All of the hurly-burly of life disappears and is replaced by the four walls of home. It sounds good, you know, not having to confront random jerks on the street or cars cutting you off in traffic. But then you don't get the cool, spontaneous moments of simply interacting with people either. On disability you interact with others a whole lot less.

My life got quieter, literally too. I lost the radio habit. As it became more and more difficult to operate the radio, maneuvering my scooter to just the right spot (with no furniture casualties) to reach and work the dials, knobs and switches with deteriorating fingers, I slowly but surely tapered down my listening until I lost the taste for it altogether. I went in and out of remote controls, with their small buttons, and Internet radio, which can be temperamental, and it wasn't the same, not as instantaneous and fun anymore.

But my bubble of silence was popped when I tried the Dot. It's geeky, I know, to say that a gadget fixed my wounded soul, but that's the power of music. Not just using the gadget as a voice-operated jukebox ? the best jukebox in the world because you are programming it yourself, and no need for quarters! ? but when I first tried requesting a radio station, what a day! I don't remember what radio station it was that I asked for, but afterward it was a steady stream of Chicago stations, stations in distant towns I'd passed through on road trips, and other far-flung stations I'd only heard about. They were coming in, all of them. The Dot is like a super shortwave radio, pulling in stations from all directions, but completely hands- and static-free. It was glorious, and it was all mine. No more deciding by committee, no compromising, no asking somebody to change the station or volume. Soon I'd compiled a week-long list of radio shows, by day and time, featuring the music and news programs that I like. That list is still around and it's growing. It is my TV Guide.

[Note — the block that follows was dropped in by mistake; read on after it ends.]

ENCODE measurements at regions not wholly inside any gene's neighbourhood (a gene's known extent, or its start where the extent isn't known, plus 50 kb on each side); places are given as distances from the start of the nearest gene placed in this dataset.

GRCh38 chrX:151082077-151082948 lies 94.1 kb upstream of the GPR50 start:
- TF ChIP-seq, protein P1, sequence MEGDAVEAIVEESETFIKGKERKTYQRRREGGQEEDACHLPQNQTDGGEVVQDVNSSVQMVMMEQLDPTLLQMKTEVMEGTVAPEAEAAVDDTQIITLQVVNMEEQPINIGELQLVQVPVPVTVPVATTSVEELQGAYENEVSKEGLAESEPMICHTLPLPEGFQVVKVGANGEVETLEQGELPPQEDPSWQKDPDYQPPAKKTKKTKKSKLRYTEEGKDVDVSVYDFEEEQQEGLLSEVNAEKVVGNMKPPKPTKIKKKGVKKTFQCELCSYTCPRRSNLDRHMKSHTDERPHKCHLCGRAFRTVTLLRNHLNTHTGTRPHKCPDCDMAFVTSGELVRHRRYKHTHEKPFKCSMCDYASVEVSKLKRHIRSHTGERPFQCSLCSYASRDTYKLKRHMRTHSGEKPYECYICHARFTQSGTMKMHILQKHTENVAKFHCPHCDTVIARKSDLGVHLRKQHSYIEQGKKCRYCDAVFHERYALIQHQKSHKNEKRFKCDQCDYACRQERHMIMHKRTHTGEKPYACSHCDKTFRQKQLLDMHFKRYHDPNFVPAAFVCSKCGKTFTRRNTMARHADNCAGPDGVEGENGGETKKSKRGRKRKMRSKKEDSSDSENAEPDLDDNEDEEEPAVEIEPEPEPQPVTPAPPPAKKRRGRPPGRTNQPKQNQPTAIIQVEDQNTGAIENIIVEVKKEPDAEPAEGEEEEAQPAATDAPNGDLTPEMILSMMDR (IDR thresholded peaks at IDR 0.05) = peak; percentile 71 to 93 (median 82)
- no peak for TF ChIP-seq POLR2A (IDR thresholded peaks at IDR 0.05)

I was reconnecting with shows that I loved 20-25 years ago. So cool, like a reunion with a friend. I'd listened to these DJs and radio hosts when I was a young man, still strong though developing a noticeable limp that would be diagnosed as multiple sclerosis. Back then I would have looked at the Dot as a novelty, something like the singing fish trophy on the wall. Now, years later, I was tuning in to these same people as a grizzled quadriplegic in a wheelchair who relies on the Dot like a fifth appendage. Oh, I had missed so much, but at least we were together again. I was blissed out.

I got to hear reporter John Hockenberry again. Hockenberry wrote a great memoir about living and working in a wheelchair called Moving Violations, always memorable to me. I listened to his show exactly twice before he quit in August, 2017. Was it something I said? (No, it turned out to be #MeToo-related.) Bummer, but this was only an appetizer. Enter Rip Van Winkle.